Rainbow Valley

Rainbow Valley

Sunday, April 25, 2010

Stories of on the Road and More

We go to Netherlands next week for the Veterans’ Day celebrations, meeting up with seven of Lloyd’s family members; we are all being hosted by local families in Markelo. How generous and respectful the Dutch are toward Canadians. Thank you. Looking forward to having access to a real shower (and, yes, there have been dreams about chicken wings and Caesar salad. Is that sick? when there are such good fruits here like mango and avocado pear?) It’s not at all difficult to ingest enough fruits and veggies in Malawi, but my personal favourite – salad – is not recommended by the local (Peterborough) Health Clinic, and we follow their advice completely. So far, all is well health-wise. That said, I planted some parsley last week and hope to use it in mid-May.

The Weed Man emailed that he has done the spring clean-up at Armour Road and is coming next week to cut the grass. Is it possible we missed winter in Canada? What a shame! Here, winter has just begun with a temp of 18 degrees (ahh) and a day of rain.

We are becoming more adept at doing the shopping here; it is so difficult compared to our customary pattern. A fifteen minute walk to the bus stop, a minimum one-hour bus ride and then we must be careful to buy only as much as we can carry and/or hold on our laps on the bus ride home. We can get a selection of fresh produce at the corner (that’s the fifteen minute walk) so yesterday, we did that on our way home. The full bags were even fuller with bread, tomatoes, potatos, and pears. Lots of heat too. The frozen meat is no longer frozen by the time we’re at the flat. If you do the math …. Going to the nearest Shoprite, purchasing two to fours bagsful of items, perhaps a trip to the bank machine because all / ALL transactions are cash transactions (**) is a minimum of 4 hours. Argh! Yes, some days I feel my time is being wasted. Lucky for me and my fellow traveller, we are easily amused with sights from the mini-bus and such, so it’s not a great hardship. Still … four hours?!?

Oh yeah, and then it’s a 10 minute ordeal to get all three of the stiff locks and padlocks unlocked. (Move on, Claire.)

It’s necessary to plan enough drinks for the trip and not leave oneself short washroom-wise. Finding a clean bathroom is quite easy in Blantyre and there is a wonderful pizza restaurant (Jungle Pizza) in the mall where we get the groceries; that has become a regular part of the trip. There is a outdoor food court, roofed, with purchasable internet access. The clientele is pretty evenly distributed between whites, east Indians, and blacks, while the pizza joint is owned by a Portuguese couple.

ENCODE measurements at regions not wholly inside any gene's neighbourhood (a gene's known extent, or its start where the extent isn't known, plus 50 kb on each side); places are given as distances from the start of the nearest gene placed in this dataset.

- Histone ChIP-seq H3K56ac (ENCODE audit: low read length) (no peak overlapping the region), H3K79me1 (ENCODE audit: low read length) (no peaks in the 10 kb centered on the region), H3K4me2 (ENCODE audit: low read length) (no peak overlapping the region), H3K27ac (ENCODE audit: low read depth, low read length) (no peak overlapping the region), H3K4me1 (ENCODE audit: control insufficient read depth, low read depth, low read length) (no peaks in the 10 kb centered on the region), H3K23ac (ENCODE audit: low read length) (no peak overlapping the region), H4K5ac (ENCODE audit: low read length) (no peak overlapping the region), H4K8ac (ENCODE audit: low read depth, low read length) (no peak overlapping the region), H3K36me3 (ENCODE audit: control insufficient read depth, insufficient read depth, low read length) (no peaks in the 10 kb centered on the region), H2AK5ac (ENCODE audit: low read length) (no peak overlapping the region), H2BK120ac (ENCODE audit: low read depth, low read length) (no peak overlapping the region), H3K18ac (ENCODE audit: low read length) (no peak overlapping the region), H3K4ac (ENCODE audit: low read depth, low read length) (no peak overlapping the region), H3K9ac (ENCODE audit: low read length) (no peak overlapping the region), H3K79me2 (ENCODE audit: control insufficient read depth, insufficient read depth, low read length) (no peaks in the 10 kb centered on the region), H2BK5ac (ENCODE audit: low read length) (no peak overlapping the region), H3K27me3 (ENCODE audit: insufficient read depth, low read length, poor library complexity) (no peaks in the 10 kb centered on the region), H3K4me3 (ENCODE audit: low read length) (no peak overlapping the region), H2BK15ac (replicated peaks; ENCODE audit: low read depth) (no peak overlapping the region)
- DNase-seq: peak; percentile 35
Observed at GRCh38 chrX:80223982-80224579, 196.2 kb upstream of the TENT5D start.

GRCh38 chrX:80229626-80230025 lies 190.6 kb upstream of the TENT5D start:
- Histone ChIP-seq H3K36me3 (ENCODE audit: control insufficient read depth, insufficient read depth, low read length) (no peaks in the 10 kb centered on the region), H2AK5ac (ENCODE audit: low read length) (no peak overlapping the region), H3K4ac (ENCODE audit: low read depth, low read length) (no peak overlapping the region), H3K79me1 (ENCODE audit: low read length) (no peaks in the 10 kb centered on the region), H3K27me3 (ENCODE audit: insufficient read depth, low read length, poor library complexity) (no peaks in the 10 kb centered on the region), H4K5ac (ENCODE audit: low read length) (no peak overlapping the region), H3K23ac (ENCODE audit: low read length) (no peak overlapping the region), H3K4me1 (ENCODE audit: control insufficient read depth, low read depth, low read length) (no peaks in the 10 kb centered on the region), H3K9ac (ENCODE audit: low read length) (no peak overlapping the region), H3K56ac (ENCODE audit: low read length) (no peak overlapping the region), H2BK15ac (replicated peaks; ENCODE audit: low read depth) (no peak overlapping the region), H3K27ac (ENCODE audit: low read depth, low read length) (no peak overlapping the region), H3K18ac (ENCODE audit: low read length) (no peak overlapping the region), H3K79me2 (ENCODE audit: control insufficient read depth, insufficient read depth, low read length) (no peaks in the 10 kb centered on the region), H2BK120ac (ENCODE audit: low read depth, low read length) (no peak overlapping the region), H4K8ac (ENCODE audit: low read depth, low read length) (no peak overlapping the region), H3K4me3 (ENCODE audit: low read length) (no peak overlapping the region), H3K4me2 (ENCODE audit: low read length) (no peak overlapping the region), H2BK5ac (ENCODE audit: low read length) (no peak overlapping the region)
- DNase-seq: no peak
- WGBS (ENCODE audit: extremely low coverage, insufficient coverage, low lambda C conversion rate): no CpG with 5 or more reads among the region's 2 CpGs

One full-service mall in a city of 1.5 million is hard to believe, but that is an indication of the poverty. Elsewhere in town there are many stores, thousands of stalls at the market, and street vendors everywhere so you can get everything you need, if you know where and how to find it. It’s common knowledge that there are two prices for everything – one for the locals and one for outsiders.

To save ourselves trips to town, we have befriended the owner of the small store at the corner (dry goods – he has no electricity in the store) and he travels by mini-bus to town and market for us to get the heavy bottles of water and pop and milk. He’s offered to take us to the market as we’d like to make some purchases. He said he’ll scout the prices first on his own, then we can come with him. Strange eh? There are people looking to pick pockets there too, so it’ll be good to be with him, and, as we discovered today, there is huge competition for riders on the mini-bus. Boys were running up and down the roads, trying to snag riders for their bus before they hopped onto one waiting at the ‘regular’ stop. Jeepers! It felt downright dangerous but I feared if we got off we be might torn from limb to limb. That may be an exaggeration but I can’t be sure.

So we stayed on our first choice of buses which entailed an extra transfer for us, but the trip brought us right to our door instead of dropping us off to walk the last 15 minutes. Was the stress worthwhile? Today, yes, as it was raining. And we may do the same thing again. After all, it is all about the experience.

We have met two writers here at the University. C. is a visiting professor of Anthropology from South Africa, who says she hasn’t time to write down her poetry but she does write. I hope we’ll be invited to see or hear some. She is rumoured to be working on a poem for a hip hop artist so stay tuned. J. is a secretary here and she has given us two short stories to edit as she’s entering them in a contest. Great, realistic, heart-touching stories. We purchased a book on writing English – the rules, idioms, forms – that sort of thing, to give to her, as she has a birthday coming up and it seemed appropriate and useful. Writers are everywhere; storytellers are ubiquitous.

It has been about 8 months since I’ve been to see my hairdresser. Luckily there is just one small square foot mirror (purchased by yours truly.) Did I hear someone say camping? I keep my hair up, usually in a French braid. I have a pretty excellent tan – face and arms and shoulders only – even the other blogger is a little bit darker than usual, although he doesn’t handle the sun well. And my feet have sandal-stripe tans. A great start to the summer season in Peterborough.

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